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Drowning matters every day, not just every May


Drowning injuries and fatalities are so commonplace that the stories could fill up whole newspapers.

The CDC estimates that about 10 people die from drowning in the U. S. every day.

Children ages 1 through 4 have the highest drowning rates and most of those drownings happen in home swimming pools.

Drowning events are real, tragic, frequently preventable, and much more than just statistics. There are measures that service technicians can take to promote drowning awareness.

Speak to parents about removing toys and other temptations from the pool area.

Encourage parents to learn about the layers of protection:pool covers, gates and alarms.

Remind parents there is no substitution for total supervision around the pool area.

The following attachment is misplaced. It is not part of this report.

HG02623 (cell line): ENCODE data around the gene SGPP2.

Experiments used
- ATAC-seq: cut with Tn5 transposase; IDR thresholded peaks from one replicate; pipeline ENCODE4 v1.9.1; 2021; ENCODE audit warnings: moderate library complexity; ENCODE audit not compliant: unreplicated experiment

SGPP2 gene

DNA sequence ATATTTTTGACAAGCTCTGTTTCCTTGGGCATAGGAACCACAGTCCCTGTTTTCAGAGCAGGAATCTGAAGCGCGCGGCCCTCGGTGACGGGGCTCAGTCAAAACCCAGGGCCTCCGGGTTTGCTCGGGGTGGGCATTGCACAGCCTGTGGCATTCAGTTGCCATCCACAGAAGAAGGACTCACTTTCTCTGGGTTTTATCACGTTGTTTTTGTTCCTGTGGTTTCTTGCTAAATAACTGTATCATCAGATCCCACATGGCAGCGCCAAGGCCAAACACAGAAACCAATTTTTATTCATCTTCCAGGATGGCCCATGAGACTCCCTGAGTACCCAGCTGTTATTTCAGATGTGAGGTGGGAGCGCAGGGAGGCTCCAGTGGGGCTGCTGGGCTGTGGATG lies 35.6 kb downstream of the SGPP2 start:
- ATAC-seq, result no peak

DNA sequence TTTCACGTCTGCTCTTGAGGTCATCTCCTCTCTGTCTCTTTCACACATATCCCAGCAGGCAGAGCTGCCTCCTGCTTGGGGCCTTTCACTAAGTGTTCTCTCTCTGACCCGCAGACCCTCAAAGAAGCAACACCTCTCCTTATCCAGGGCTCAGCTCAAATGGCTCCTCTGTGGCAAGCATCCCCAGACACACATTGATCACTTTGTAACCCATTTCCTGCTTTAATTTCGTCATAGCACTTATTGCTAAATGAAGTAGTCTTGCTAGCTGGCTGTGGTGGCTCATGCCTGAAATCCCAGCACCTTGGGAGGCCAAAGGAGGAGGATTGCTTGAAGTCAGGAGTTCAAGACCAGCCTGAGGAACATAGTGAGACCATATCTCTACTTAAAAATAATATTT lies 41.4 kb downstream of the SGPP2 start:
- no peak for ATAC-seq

Service professionals are in peoples’ backyards every day, and in a unique position to point out danger areas, but may not do so unless the drowning problem is brought home to them.

To that end, the following is a description of just some of the drowning incidents that have recently occurred.

Phoenix, Arizona, November 25 —

2-year-old Rosemary Solis died after she was pulled from a home pool where she had been submerged for an unknown period of time.

Phoenix, Arizona, November 25 —

A 22-month-old boy was found floating face down in an unfenced Airbnb swimming pool after his family, who was watching a movie, noticed him missing. He survived.

Orlando, Florida, November 29 —

A 1-year-old boy drowned in a home swimming pool while in the care of his grandmother. He was taken to the hospital where he was pronounced dead.

Jacksonville, Florida, December 4 —

A 2-year-old child wandered away from home and drowned in a neighbor’s pool. Paramedics arrived but life saving measures were not successful.

Pulaski County, Virginia, December 6 —

A 5-year-old boy found unresponsive in a YMCA pool died later at the hospital.

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